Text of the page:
When someone tells you that they build computers for a living, you may be impressed. Rightfully so in lots of cases where the people have a deep technical knowledge that can only be achieved after years of learning at the highest level. These people deserve respect. The world is full, however, of people who know just enough to fill their living rooms with parts and assemble them into working computers. These people would be lost if asked to fault find using different types of test equipment that are utilised by the better educated engineers. No, the answer to a faulty part, thanks to the modular design of personal computers, is to discard it and install a new one.
It is because of the modular assembly, and the fact that home computers run on a safe, low voltage, that anyone can assemble their own computer at home and save money by doing so.
Here is the method, and a list of parts you will need, to build your own computer and impress your mom and dad at the same time.
These are the basic parts you will need to buy. The specification of each part will depend on the use to which the computer is to be put. A gaming PC, for example, is going to need high-performance parts that will cost more than those used for office based applications. Take advice from your vendor.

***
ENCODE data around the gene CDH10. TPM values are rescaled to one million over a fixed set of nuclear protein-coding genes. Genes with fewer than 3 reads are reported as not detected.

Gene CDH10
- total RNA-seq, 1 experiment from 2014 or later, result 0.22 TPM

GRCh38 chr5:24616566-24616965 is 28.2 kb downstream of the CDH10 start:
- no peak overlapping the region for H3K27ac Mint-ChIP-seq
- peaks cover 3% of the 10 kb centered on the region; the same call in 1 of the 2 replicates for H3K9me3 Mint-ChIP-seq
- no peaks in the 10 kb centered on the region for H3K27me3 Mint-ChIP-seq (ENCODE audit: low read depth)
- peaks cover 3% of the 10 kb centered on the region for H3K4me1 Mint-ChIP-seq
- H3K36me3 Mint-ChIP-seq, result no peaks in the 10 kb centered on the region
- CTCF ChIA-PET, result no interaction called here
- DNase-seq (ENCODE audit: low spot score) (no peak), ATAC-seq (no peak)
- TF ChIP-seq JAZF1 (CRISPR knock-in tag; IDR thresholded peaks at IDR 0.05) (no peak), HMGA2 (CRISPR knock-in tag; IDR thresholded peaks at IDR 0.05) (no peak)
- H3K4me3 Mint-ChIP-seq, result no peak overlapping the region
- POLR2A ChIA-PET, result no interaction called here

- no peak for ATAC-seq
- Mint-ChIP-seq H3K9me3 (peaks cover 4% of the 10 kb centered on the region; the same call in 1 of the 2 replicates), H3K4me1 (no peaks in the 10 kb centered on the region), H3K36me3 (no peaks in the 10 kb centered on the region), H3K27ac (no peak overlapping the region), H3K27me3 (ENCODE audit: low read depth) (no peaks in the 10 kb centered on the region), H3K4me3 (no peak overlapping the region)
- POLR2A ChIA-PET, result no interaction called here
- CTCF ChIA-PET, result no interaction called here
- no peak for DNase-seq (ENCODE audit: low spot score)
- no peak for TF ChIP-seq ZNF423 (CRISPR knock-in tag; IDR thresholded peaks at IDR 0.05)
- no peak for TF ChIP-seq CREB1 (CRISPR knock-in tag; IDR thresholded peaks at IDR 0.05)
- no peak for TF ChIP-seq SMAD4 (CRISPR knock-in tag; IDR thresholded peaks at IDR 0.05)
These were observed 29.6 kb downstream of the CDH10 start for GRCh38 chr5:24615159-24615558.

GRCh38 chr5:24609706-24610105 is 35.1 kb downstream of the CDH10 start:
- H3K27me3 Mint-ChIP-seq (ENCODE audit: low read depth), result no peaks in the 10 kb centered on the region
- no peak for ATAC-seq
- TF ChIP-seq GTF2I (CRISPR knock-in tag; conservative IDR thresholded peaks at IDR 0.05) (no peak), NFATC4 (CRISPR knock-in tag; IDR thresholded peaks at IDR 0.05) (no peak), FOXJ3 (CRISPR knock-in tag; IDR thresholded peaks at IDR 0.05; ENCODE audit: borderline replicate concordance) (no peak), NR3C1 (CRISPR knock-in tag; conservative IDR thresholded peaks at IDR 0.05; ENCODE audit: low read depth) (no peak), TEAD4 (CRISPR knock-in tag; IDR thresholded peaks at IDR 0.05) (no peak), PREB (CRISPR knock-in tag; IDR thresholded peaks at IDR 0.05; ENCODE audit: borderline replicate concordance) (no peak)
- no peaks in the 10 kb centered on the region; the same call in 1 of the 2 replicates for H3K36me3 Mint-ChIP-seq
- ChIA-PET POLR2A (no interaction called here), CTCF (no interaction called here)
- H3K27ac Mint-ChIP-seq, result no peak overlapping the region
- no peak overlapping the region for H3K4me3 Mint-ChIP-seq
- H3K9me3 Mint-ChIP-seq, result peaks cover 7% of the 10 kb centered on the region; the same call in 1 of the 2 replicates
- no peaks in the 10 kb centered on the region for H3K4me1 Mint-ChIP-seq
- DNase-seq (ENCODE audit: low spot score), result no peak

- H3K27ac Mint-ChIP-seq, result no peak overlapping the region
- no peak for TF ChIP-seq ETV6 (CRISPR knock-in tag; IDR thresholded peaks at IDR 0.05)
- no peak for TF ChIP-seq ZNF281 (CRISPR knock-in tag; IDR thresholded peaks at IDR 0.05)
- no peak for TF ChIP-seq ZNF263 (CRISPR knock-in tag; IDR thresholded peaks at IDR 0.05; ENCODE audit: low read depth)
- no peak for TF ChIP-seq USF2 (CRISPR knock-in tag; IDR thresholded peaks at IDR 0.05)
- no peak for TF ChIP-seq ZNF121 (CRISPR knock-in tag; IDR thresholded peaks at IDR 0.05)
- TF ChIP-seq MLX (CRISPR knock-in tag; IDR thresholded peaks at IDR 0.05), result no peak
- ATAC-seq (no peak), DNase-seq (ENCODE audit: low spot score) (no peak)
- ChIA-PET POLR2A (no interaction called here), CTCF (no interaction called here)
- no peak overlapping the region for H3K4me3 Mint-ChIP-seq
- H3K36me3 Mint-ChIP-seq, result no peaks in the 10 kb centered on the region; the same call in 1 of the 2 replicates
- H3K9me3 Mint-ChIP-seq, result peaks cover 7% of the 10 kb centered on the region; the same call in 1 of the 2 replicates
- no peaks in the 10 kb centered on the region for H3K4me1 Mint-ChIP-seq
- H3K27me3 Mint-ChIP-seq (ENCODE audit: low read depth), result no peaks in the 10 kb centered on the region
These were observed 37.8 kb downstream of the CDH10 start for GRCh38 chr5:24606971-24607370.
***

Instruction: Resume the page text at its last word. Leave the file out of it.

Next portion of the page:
Case: The cases come in standard sizes, ATX, Mini and micro. ATX is probably the most versatile choice and is recommended for a first build.
Power supply: The power supply fits into the case and they are constructed in the various form factors. It transforms mains voltage to low voltage.
Motherboard: Take advice from the vendor as to the best one to suit your purpose.
Processor: The processor must be suitable for the motherboard.
Heatsink and cooling fan. The heatsink and fan cool the processor
The sound and graphics may be built into the motherboard. You can still add a card, however, if you need better performance.
- Begin by installing the motherboard into the case according to the instructions. Cables from the case need to be plugged into the board. They are colour coded, and the instructions are clear.
- Install the processor by plugging it into the board
- The heat sink comes next. Use thermal paste on the touching surfaces of the processor and heatsink.
- Fit the cooling fan onto the heatsink.
- Install the graphics and sound cards into the appropriate slots on the motherboard. The locations will be obvious when the cards are offered up to the boards.
- Install the ram modules into their slots.
- Install the hard drive and connect to the motherboard with the cables provided.
- Install the DVD drive in the same way as the hard drive.
- Close the case.
- Power up the computer.
The physical aspects of the build are now complete. All that is left is to install the operating system and the drivers for the components, that came on a disc accompanying the parts. Installing new operating systems is simplicity itself, and you will be guided through the process when the disc starts to run and install.
Everyone should try to build their own computer at least once. There is no great mystery to the process and there is always someone on hand who has done it before and will be able to advise them. It is also, a very satisfying project that could turn into a money-making hobby.